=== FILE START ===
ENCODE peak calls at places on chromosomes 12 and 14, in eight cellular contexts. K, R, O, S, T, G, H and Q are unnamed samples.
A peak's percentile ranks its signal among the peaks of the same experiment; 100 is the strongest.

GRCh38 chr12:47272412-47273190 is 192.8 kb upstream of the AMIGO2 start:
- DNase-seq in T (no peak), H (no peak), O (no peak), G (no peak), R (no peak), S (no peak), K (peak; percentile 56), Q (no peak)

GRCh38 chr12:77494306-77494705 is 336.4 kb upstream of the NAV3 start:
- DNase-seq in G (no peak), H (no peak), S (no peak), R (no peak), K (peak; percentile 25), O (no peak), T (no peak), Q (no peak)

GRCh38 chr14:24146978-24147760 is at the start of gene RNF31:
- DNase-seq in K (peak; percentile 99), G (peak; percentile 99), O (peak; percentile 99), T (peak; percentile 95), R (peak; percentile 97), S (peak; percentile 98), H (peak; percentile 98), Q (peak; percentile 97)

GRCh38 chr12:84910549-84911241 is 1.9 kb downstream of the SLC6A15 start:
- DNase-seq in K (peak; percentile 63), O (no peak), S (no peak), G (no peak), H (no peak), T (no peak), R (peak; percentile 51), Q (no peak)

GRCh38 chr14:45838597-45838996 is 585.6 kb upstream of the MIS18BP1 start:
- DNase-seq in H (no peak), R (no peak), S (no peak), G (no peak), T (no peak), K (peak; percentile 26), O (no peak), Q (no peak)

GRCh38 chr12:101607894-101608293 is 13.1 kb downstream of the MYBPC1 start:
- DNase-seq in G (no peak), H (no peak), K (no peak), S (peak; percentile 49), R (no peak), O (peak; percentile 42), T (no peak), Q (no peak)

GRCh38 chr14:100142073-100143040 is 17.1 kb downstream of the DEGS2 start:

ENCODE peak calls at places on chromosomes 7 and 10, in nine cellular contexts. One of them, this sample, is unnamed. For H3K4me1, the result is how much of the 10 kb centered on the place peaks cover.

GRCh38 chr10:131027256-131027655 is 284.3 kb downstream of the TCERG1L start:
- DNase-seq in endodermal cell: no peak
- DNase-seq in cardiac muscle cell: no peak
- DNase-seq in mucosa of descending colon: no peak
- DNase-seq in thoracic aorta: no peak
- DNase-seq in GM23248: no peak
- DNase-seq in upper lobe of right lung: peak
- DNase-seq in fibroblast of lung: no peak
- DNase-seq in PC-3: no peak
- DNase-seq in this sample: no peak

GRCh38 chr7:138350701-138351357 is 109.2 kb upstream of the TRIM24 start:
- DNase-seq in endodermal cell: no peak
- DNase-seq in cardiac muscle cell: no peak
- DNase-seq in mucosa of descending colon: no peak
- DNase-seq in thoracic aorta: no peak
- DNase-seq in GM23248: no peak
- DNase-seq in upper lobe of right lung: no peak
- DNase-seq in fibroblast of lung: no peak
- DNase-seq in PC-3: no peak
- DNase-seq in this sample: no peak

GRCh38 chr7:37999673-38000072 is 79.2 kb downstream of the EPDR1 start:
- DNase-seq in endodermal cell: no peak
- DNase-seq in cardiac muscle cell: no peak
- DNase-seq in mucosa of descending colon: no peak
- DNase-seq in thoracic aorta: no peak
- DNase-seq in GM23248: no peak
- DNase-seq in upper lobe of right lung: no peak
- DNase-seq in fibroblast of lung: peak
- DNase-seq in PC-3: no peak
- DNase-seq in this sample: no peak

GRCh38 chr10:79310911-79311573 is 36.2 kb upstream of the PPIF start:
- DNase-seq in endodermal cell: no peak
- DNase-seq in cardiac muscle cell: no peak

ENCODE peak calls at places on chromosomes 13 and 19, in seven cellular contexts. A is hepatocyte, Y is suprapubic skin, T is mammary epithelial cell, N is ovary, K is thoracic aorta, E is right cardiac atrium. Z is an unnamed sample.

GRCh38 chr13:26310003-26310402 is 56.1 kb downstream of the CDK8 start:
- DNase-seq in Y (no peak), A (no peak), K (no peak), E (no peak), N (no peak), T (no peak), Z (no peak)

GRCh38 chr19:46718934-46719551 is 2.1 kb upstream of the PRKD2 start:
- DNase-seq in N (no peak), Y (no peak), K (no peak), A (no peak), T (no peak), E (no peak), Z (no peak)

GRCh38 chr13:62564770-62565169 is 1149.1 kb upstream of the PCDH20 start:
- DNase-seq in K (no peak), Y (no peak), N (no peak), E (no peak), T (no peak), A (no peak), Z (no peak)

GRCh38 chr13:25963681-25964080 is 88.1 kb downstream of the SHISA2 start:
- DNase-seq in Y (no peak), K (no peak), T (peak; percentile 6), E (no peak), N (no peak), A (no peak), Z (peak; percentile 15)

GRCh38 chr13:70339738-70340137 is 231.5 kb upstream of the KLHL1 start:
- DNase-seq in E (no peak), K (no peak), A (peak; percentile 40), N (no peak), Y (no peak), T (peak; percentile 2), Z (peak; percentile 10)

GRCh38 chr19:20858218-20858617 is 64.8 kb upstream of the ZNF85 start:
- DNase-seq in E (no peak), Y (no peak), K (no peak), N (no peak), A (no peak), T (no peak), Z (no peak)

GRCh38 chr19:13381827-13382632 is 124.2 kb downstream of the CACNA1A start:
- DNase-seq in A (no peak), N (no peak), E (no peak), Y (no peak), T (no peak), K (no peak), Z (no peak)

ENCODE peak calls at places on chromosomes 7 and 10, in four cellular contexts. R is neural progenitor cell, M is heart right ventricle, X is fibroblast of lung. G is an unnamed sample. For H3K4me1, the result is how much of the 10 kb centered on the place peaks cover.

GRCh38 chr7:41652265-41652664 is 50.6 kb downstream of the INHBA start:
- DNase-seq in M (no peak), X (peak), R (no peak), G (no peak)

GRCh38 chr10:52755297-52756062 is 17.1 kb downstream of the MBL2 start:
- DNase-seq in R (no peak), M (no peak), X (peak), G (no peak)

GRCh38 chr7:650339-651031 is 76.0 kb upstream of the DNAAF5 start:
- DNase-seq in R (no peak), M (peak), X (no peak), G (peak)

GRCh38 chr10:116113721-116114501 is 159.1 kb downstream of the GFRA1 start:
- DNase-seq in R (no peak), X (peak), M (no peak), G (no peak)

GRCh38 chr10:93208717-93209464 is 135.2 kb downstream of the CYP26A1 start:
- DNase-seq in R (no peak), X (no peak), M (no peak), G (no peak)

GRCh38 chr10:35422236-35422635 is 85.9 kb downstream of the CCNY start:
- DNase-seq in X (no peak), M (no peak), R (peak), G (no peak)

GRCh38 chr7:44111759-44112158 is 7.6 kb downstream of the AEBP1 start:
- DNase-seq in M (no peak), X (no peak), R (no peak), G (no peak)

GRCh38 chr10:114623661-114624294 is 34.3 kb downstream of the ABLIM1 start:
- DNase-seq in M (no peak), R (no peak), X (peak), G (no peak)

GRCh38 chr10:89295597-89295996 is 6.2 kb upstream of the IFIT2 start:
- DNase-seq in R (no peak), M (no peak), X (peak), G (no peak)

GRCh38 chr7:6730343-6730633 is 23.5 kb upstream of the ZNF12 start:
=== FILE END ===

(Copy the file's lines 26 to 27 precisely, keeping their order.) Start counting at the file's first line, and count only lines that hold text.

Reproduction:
- DNase-seq in this sample: no peak

GRCh38 chr7:138350701-138351357 is 109.2 kb upstream of the TRIM24 start: